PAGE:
Mayanthi Fernando The Funambulist Podcast


Recorded with Mayanthi Fernando in Paris on July 31, 2017.

This conversation with Mayanthi Fernando constitutes a new episode in a series of discussions with US-based researchers whose terrain of political investigations is situated in France. After Crystal Marie Flemming and Mehammed Amadeus Mack, Mayanthi describes her methodology and her work that she articulated in her book, The Republic Unsettled that was published in 2014. We talk about the ideological, legal, and discursive framework through which secularism (laicité) is approached, and often politically instrumentalized in the French Republic. In a second part, we describe the aspirations of the Muslim French community between “a right to difference” and “a right to indifference,” as well as the political activism that is undertaken in resistance to structural islamophobia in France.

Mayanthi Fernando is an Associate Professor of Anthropology at the University of California, Santa Cruz. Her first book, The Republic Unsettled: Muslim French and the Contradictions of Secularism (Duke University Press, 2014), alternates between an analysis of Muslim French politics, ethics, and social life and the contradictions of French secularity (laïcité) that this new Muslim subjectivity reflects and refracts. It explores how Muslim French draw on both Islamic and secular-republican traditions as they create new modes of ethical and political engagement, reconfiguring those traditions to imagine a future for France. It also examines how the institutions, political and legal practices, and dominant discourses that comprise French secularity regulate and govern–and profoundly disrupt–Muslim life. In so doing, it traces a series of long-standing tensions immanent to laïcité, tensions not so much generated as precipitated by the presence of Muslim French. It argues, ultimately, that “the Muslim question” is actually a question about secularism.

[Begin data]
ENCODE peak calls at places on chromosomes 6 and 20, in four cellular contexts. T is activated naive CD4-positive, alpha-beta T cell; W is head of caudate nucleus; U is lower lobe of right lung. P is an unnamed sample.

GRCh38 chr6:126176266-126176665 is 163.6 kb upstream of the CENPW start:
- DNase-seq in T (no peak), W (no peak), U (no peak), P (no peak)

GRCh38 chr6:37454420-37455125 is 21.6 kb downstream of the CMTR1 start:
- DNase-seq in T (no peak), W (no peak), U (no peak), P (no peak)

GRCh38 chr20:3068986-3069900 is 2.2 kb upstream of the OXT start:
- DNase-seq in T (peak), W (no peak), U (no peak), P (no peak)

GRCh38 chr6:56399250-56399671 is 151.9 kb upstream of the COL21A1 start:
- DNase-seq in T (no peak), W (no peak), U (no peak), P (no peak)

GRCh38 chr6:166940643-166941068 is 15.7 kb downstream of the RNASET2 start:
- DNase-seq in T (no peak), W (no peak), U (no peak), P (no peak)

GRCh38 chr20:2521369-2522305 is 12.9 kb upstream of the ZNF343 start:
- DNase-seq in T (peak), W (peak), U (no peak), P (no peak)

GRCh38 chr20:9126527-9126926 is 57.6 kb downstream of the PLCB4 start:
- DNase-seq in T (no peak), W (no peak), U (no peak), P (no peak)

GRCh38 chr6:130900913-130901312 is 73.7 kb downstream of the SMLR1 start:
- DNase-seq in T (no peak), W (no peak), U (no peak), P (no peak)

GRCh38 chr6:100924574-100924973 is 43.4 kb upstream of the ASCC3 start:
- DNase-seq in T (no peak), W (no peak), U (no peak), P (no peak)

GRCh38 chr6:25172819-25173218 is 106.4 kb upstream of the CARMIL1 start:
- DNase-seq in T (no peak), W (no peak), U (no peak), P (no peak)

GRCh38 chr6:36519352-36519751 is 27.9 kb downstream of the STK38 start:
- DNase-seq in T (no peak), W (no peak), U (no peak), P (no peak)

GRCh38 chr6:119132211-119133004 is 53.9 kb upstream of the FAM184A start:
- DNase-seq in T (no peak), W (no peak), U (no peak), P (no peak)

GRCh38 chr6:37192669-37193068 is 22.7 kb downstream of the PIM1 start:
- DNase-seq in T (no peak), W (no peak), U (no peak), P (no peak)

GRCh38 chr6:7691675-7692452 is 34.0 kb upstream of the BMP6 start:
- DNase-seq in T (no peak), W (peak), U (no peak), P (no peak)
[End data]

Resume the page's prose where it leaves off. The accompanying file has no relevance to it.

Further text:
– The Republic Unsettled: Muslim French and the Contradictions of Secularism, Duke University Press, 2014.